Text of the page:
The most obvious conclusion one can reach watching Trump lie about his own record and about what Biden proposes, is that Trump simply does not believe he has a superior plan to offer voters. He looked like a fast-talking salesman hawking an inferior product.
Trump responded with a fictional tale about Biden’s health care plans, so detached from reality that ABC’s George Stephanopoulos had to stop him by asserting a barrage of facts
to which Trump responded with the only ammunition he could find: even more lies. The President claimed that Biden and the Democrats will get rid of pre-existing condition coverage, while he will offer a plan to protect it.
If one could create reality by repeating a lie, a Trump health care plan that is better than Obamacare — any Trump health care plan — would have materialized long ago. Trump has been claiming he has one for at least four years. Again, on Tuesday he repeated this promise. In reality, the Trump administration is asking the Supreme Court to get rid of Obamacare and has offered nothing in its place. It is the Democrats who created a plan that made health care accessible for most, if not all Americans. Trump lied about Biden imposing, “socialized medicine.” Biden has run since the primaries in open opposition to Medicare for all.
The President claimed Biden will bring an economic depression, “the likes of which we have never seen in this country,” even though it is under Trump’s administration that the country is in the worst downturn since the Great Depression. He reiterated his claim that the economy will surge in a “super V” shape recovery. Many economists are skeptical of that rosy projection. Trump also falsely claimed Biden “wants to raise everybody’s taxes.” Biden has said he will raise taxes on people earning $400,000 a year or more.
Trump lied, equivocated and misled about the pandemic, claiming against all evidence that “We’re rounding the corner,” and in spite of expert predictions that more than 410,000 Americans will have died of Covid-19 by the end of this year. He said the virus will go away without a vaccine, but faster with one. In a curious moment, he explained that the virus would disappear as “you’ll develop — you’ll develop herd — like a herd mentality.” Perhaps he was thinking about herd immunity, but it’s unclear.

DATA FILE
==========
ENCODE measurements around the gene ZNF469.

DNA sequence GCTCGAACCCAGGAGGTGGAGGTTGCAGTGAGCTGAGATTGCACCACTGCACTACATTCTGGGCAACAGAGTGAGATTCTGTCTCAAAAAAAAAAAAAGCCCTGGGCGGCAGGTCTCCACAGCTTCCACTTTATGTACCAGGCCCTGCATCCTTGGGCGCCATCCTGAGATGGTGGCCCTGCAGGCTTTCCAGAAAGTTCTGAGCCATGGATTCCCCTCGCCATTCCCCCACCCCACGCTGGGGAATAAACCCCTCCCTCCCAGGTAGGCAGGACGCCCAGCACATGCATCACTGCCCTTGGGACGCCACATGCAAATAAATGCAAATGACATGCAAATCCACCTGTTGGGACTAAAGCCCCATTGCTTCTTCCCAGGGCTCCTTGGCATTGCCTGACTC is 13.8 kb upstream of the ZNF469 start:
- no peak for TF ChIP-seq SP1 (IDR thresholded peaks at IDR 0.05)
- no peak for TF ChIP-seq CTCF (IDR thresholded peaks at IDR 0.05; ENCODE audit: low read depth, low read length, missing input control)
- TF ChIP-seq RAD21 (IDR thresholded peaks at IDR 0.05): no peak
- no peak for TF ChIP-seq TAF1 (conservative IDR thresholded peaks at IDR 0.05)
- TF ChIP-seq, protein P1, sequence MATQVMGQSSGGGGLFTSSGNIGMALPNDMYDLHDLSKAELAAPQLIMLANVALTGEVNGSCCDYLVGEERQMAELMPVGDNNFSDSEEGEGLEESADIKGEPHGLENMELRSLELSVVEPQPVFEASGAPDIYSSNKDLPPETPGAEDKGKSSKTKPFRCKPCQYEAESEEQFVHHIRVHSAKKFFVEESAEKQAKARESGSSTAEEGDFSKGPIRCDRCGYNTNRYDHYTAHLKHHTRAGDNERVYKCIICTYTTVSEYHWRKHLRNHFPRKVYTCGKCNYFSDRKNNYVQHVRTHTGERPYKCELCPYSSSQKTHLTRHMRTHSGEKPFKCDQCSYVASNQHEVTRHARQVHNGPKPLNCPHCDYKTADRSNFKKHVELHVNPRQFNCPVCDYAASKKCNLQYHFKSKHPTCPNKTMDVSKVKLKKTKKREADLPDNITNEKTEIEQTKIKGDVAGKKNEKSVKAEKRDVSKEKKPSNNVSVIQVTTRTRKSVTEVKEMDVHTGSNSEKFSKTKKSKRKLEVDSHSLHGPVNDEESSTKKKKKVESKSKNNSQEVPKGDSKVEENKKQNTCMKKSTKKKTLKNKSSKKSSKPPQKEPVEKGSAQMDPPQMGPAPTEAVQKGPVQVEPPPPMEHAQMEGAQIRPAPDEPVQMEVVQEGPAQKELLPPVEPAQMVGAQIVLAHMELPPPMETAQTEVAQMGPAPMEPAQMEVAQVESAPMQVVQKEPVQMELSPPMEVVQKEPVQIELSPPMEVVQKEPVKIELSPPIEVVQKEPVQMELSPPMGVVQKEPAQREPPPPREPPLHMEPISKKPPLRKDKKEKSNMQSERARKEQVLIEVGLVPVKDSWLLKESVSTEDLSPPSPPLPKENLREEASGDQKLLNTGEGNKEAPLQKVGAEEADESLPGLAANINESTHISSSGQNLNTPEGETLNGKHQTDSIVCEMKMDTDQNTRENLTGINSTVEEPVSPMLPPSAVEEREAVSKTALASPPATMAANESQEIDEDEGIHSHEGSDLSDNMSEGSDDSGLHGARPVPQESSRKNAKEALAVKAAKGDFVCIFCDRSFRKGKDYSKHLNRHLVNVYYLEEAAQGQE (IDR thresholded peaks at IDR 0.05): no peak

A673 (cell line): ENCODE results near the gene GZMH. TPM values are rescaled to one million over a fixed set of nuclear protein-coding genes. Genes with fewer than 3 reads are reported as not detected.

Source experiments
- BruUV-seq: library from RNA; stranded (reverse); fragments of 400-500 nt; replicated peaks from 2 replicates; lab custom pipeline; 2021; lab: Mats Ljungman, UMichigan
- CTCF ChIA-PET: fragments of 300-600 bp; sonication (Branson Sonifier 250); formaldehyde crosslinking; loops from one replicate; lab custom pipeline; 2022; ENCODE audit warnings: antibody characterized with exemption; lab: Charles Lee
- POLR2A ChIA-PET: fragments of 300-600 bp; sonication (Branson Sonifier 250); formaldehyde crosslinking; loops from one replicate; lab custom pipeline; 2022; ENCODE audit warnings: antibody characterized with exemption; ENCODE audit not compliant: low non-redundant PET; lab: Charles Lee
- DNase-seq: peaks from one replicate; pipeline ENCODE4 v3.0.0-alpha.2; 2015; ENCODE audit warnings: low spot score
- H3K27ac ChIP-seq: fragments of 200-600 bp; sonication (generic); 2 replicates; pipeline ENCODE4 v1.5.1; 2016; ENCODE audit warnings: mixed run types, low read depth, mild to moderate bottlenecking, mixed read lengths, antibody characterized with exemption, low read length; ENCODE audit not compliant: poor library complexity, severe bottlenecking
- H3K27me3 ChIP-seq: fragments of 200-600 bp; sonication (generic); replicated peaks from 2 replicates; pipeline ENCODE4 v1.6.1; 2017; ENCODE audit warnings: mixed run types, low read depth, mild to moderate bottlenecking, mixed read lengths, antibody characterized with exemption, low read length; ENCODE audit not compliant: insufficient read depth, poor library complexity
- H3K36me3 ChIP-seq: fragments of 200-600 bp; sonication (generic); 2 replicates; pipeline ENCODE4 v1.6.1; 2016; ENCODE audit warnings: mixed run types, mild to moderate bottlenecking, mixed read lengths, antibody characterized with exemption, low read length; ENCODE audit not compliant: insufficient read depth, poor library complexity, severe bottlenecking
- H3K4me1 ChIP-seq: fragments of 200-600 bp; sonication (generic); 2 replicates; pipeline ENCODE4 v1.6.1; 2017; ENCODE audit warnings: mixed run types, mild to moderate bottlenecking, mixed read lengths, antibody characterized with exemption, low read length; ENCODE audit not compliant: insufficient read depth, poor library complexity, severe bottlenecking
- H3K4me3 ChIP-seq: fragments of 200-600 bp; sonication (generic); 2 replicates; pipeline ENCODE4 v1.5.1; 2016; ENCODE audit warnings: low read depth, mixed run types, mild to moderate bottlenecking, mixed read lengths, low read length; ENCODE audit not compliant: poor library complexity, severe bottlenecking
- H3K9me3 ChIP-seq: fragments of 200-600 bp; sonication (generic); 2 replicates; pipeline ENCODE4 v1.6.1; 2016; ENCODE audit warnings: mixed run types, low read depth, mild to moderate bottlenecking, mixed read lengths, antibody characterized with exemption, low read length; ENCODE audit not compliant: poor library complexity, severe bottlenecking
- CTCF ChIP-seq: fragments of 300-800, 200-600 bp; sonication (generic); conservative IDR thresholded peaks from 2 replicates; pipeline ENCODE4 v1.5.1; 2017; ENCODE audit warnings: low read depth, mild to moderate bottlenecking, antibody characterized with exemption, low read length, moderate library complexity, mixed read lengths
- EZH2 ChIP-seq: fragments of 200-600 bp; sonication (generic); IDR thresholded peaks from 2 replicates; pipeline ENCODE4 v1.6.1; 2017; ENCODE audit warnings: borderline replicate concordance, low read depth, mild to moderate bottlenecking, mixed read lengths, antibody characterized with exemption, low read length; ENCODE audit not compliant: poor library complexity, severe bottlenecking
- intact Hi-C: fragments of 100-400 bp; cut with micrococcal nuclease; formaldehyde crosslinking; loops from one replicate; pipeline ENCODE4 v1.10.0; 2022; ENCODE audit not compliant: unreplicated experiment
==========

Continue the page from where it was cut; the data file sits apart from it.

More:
When asked about why he downplayed the coronavirus, he claimed that he “up-played it,” even though his months-long denial is thoroughly documented. He again congratulated himself, claiming he did a great job handling the pandemic. Oddly, he expounded about the virus to a woman who said her mother died of cancer and was asking about his plans to expand immigration.
When asked about his refusal to issue a nationwide mask order, he harmfully repeated that “there are a lot of people think that masks are not good.” And then, making a bizarre statement about Democrats, he said: “They said at the Democrat convention they’re going to do a national mandate, they never did it.”
To lies and misrepresentations, Trump added a heavy dose of denial. Smacked with a series of questions about racism and allegations of excessive use of force by some police, particularly against African Americans, Trump appeared to be aiming not to gain the support of the people asking the questions, but at keeping the backing of his already-enlisted White nationalist fans.
He rejected any claim that the country has a problem with racism, and when asked what common-sense police reforms he could support, he offered perhaps the most startling response of the night. Almost all police officers are good, he explained, but they are afraid that if “they do something slightly wrong … their life is ruined.” Trump’s proposal amid the attention rightly being given to police killings? Give police more power. “We have to give the police back that strength that they had a short while ago and that they have in Republican cities,” he said.
This was not the performance of a candidate who believes he offers better policies than his rival. Instead, it was the work of a salesman who thinks he can outtalk the crowd — and make them buy something different from what they thought they wanted.